We gather our belongings, including my bag complete with pet cockroach (I'd tried to flick it off our table and onto the floor but destiny decreed cockroach adoption as it fell straight into my bag!) and depart the train. The heat suffocates us again
taking us by surprise as we leave our air conditioned conditioning. We are immediately sucked up into the crowds of people at the station and have to keep our wits about us so as not to get too far separated from our group as we negotiate our way to the mini bus. Once on board we sigh with pleasure as more cool air spoils us again. Seats taken we find out about the Happy G (the nickname for G-Adventure groups) tradition of the person in the front seat having to tell a joke. I find we have another cheese officianado as out comes 'What do you say when someone tries to steal your cheese?' 'Na-cho cheese!'. Wahh wahhh wahhh boom boom!
We have a short ride to our lunch stop in Calita but quickly suss in this time that the city is quite a bit more affluent than Cochin, obvious from the housing, the shops and the way people are dressed. The teenage lads must be spending a fortune on what seems to be the latest hair trend - short back and sides that graduates outwards at an angle to a topping of fluffed up candy floss. It's hilarious
and I keep trying to get a photo. We find out that there are 3 million people living in Calita and that the literacy rate is high for India at 93%. Religion in the city is equally split between Hindus, Muslims and Christians. I manage to restrain myself from saying '... and now one atheist!'
For lunch most of us take up Muthu's recommendation to try the famous Keralan Balti. To our delight and fascination clay pots shaped like mini footballs arrive at the table, each topped by a chapati lid crimped onto the rim, the veggie ones with a V written on top. The waiters mix the contents and spoon some onto our plates. It's the most light and non greasy Balti I've ever had with large chunks of cooked onion, pepper and other vegetables mixed in with the spicy rice. We also try the fresh lime soda which arrives as a shot of lime juice in a tall glass accompanied by a teapot with sugar syrup to pour into the glass to taste and then top up with the soda finally giving the concoction a mix before drinking. It's really refreshing and perfect to take away the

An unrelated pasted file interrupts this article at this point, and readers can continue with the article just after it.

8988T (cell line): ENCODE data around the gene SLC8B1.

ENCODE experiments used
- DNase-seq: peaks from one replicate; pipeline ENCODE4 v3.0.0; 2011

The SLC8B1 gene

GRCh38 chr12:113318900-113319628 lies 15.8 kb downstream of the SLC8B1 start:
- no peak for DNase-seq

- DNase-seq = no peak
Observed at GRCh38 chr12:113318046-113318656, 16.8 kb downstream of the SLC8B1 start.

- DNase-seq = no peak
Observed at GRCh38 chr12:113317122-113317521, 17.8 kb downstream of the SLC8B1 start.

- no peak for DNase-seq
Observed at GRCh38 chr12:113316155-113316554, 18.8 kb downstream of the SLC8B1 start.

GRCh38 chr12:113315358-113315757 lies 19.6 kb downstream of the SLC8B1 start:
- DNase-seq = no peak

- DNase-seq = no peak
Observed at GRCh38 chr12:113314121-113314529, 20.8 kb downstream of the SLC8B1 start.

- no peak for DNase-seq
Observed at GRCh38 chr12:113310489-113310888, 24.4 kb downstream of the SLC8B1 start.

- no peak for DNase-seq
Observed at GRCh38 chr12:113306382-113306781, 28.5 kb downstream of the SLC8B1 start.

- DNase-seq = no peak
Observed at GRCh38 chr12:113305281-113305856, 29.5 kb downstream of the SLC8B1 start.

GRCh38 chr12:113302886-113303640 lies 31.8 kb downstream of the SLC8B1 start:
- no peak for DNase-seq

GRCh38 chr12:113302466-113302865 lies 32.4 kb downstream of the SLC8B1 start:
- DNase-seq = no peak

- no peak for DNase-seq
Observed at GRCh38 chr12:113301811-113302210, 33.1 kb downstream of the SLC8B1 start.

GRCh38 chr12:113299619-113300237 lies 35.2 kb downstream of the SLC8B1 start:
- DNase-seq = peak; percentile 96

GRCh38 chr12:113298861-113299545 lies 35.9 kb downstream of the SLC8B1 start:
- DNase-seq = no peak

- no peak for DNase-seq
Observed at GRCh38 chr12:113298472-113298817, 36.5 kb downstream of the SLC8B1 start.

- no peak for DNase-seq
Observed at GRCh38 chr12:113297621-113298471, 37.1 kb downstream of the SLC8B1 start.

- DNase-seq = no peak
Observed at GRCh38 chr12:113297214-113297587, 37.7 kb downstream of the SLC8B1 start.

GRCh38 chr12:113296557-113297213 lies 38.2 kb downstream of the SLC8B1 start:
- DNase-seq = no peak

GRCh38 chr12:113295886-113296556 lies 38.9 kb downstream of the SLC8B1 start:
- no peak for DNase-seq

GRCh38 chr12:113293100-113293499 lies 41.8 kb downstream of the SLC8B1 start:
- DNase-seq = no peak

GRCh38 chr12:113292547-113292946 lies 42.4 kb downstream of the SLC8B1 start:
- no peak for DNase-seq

heat of the pot Balti.
After lunch we get on our way again and head off into the countryside climbing steadily higher and higher until we get to the scary 9 hairpin bends we'd been warned about. Scary because despite the warning signs to slow down, the many public buses, lorries and tuktuks heading towards us down the steep hairpins do so at huge speed ignoring the likelihood there is an oncoming vehicle around the bend. Much honking of horns and shaking of heads, exclamations and oh my godding from those in my group brave enough to actually be watching and many inch close near misses later we eventually make it unscathed to the top. Here to our absolute delight are a group of macaque monkeys some with babies and we are all so keen to get photos of them we almost miss the amazing views. I get my perfect baby monkey photo and just have time to also ooh and ahh at the scenery before it's back on the bus to our final destination Kalpetta, in the Wayanad district, with a quick snack food stop on the way. We arrive just as it's getting dark and sit on
the balcony area outside our rooms drinking beer and watching the lightening storm flashing and crashing away accompanied by a heavy downfall of rain. It's still really warm but there is now a hint of a breeze to lift the fug. Goodnight India, see you tomorrow.